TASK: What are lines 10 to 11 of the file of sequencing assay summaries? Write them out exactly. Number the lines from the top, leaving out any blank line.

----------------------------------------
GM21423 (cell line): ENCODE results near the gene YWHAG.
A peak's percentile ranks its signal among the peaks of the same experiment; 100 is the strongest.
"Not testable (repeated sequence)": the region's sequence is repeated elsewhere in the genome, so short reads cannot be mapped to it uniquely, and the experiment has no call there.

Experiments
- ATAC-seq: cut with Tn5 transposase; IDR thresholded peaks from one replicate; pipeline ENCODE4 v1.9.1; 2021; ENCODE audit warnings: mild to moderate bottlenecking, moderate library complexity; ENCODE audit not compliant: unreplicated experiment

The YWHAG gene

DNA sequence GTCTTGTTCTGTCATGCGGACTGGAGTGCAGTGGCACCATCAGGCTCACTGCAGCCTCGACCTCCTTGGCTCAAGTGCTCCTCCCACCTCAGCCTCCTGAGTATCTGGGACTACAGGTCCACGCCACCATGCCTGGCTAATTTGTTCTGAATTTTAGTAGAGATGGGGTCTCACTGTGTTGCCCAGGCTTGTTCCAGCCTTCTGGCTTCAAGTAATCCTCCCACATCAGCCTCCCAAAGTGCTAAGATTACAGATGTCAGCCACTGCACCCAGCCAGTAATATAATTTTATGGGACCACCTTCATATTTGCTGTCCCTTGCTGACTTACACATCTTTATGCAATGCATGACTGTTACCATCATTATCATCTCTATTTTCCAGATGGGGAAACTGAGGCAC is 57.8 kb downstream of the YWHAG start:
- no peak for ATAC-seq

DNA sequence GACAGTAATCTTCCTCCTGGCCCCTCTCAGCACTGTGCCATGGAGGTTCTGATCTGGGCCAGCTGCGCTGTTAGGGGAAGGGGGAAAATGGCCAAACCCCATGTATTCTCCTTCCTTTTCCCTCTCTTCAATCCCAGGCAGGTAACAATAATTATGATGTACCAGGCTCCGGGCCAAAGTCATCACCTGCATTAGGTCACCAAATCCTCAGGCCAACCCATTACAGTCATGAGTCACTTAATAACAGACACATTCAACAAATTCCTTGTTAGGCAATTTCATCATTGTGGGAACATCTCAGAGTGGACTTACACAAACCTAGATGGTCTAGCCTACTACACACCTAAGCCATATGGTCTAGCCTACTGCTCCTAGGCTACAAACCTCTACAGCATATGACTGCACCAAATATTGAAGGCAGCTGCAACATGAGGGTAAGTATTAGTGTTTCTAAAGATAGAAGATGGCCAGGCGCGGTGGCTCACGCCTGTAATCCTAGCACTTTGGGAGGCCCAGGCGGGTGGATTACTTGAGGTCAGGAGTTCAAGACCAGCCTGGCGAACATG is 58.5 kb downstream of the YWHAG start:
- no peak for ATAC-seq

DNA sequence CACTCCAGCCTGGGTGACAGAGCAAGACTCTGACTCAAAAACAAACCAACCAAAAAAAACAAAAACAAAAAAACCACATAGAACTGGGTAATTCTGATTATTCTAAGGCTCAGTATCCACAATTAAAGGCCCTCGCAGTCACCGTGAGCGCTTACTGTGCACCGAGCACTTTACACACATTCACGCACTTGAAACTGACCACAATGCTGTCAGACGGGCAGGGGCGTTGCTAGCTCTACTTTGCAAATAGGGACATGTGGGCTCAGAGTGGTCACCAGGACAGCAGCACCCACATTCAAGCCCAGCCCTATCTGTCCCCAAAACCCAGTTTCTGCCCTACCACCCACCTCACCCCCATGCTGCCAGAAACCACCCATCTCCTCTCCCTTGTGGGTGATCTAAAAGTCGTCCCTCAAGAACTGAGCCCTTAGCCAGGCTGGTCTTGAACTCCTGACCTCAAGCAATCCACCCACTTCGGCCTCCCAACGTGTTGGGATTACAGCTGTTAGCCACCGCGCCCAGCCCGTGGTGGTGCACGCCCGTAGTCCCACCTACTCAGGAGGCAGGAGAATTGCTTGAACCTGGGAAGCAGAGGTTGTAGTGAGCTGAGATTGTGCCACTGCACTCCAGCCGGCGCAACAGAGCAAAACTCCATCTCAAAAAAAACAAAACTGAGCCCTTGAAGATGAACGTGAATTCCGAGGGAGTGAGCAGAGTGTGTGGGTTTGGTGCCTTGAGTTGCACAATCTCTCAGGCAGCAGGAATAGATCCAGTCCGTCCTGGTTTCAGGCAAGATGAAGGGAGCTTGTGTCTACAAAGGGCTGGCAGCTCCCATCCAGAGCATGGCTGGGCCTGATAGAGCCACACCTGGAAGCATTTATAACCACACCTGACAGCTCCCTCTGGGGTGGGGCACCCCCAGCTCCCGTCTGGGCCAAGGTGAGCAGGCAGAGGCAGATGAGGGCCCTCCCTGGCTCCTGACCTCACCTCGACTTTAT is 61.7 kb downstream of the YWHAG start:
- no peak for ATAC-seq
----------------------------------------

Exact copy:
- no peak for ATAC-seq

DNA sequence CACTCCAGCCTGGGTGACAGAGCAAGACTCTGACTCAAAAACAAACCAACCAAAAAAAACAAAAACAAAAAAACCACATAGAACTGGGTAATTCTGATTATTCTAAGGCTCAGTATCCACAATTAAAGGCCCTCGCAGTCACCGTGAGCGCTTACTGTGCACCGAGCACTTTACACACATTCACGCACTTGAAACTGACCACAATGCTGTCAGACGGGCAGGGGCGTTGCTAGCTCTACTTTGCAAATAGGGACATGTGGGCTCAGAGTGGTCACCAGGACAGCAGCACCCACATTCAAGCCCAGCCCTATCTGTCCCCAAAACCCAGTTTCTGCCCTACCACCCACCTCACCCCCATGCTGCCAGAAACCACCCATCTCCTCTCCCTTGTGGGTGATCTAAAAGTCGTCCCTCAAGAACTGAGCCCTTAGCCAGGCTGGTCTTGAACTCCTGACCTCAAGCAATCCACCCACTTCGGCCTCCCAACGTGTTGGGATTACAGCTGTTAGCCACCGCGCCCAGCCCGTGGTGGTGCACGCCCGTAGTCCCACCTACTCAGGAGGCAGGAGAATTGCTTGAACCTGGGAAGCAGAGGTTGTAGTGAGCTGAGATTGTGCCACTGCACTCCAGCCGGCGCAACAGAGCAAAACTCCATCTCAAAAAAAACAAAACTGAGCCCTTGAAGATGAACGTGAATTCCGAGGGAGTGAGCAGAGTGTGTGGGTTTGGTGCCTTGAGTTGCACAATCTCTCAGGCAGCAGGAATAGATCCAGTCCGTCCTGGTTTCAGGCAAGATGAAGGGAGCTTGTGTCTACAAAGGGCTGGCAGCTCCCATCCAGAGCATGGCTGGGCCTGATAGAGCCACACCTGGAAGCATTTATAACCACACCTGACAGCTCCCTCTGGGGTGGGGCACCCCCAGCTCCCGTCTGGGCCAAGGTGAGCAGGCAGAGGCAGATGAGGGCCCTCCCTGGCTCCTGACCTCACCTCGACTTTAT is 61.7 kb downstream of the YWHAG start: